This mother spent over $5,000 on plane tickets to attend a wedding, just to find out that kids aren’t welcomed at the event. As a matter of fact, this mother was given 12 months notice about the wedding, but wasn’t told until the very last minute that her baby wasn’t welcomed.
The unidentified mother took to her NetMums account under her user name Lucy B to make her complaint. The British mom says that she had already many plans for her, her partner and their 5-month-old baby to attend a cousin’s wedding in Australia. She claims that the cousin sent her an email with the date, but no additional information. As she was pregnant at the time, the new mother assumed that it would be OK to pay for her family’s tickets in advance.
But it wasn’t until three weeks before the wedding date that the cousin finally reached out with an invite that said no children are invited to the wedding. To make matters worse, the mother couldn’t find a last minute babysitter to watch her breastfed 5-month-old so she and her partner could still attend the wedding.
She wrote, “When we got to Australia my family mentioned maybe I could hire a babysitter, I researched online but couldn't find anyone (they live in the suburbs) Everyone I knew in Australia, was attending the wedding. Am I being unreasonable to think its a joke they cant make an exception for a breastfeed baby flying from England?"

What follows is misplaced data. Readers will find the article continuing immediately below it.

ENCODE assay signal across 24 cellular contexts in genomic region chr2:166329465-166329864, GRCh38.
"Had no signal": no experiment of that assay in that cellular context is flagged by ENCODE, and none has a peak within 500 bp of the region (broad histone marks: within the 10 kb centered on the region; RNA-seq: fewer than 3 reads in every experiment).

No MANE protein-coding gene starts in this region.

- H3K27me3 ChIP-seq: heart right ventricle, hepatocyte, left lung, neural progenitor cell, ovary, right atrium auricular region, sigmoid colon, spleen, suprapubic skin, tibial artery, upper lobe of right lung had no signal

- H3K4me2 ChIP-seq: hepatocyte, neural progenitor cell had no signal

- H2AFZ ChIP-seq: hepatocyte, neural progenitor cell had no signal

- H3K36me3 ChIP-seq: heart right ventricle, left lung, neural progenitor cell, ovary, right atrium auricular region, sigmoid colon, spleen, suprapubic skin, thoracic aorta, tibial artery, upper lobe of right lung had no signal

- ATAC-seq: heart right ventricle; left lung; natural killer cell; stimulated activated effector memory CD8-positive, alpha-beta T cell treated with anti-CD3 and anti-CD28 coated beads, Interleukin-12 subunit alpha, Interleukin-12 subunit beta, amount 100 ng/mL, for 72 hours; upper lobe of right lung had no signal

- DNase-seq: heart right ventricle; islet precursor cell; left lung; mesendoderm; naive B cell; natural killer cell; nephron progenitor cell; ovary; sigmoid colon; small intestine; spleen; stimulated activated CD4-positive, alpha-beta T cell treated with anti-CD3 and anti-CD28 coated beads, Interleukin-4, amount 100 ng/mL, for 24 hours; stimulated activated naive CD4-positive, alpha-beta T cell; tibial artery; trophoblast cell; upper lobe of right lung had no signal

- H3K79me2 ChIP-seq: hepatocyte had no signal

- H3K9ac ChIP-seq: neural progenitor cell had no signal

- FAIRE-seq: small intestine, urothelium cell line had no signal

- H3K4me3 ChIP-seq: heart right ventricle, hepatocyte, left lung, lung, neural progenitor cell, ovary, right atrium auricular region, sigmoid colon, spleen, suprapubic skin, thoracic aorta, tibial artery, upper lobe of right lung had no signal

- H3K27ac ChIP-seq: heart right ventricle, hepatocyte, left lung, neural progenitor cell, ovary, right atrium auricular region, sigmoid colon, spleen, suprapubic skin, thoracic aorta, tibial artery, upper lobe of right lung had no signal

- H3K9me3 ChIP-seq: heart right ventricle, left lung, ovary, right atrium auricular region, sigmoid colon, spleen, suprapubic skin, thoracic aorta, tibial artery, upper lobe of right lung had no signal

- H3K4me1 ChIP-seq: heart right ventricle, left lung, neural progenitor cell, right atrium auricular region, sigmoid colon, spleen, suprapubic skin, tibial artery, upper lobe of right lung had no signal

She added that her cousin was being unreasonable as he refused to make an exception for her baby, even though she’s already spent so much money on tickets and accommodations in Australia.
The mother further said, "If couples don't want children at their wedding that's absolutely their prerogative but they need to make it clear in plenty of time for guests to make arrangements for childcare or decide not to go. Failing to mention this 'minor detail' until you were committed to going is extremely thoughtless.”
Many critics on the forum agreed that the groom was being unreasonable and that he could have made an exception for his cousin. Then again, others state that the mother should have reached out to either the bride or someone else in the family to clarify if children were allowed to attend the wedding prior to the purchase of her tickets.
Etiquette experts agree that putting a note on your wedding website would help clarify whether the ceremony and reception is adults only or family friendly. Furthermore, experts also suggest that you put a note about how many guests are expected to attend on a “save the date” card as well. Otherwise, make sure that everyone is on the same page before making any travel plans, especially if they are overseas.
So far the disgruntled mother hasn’t said whether or not she still plans on attending her cousin’s wedding in Australia.
What would you do?
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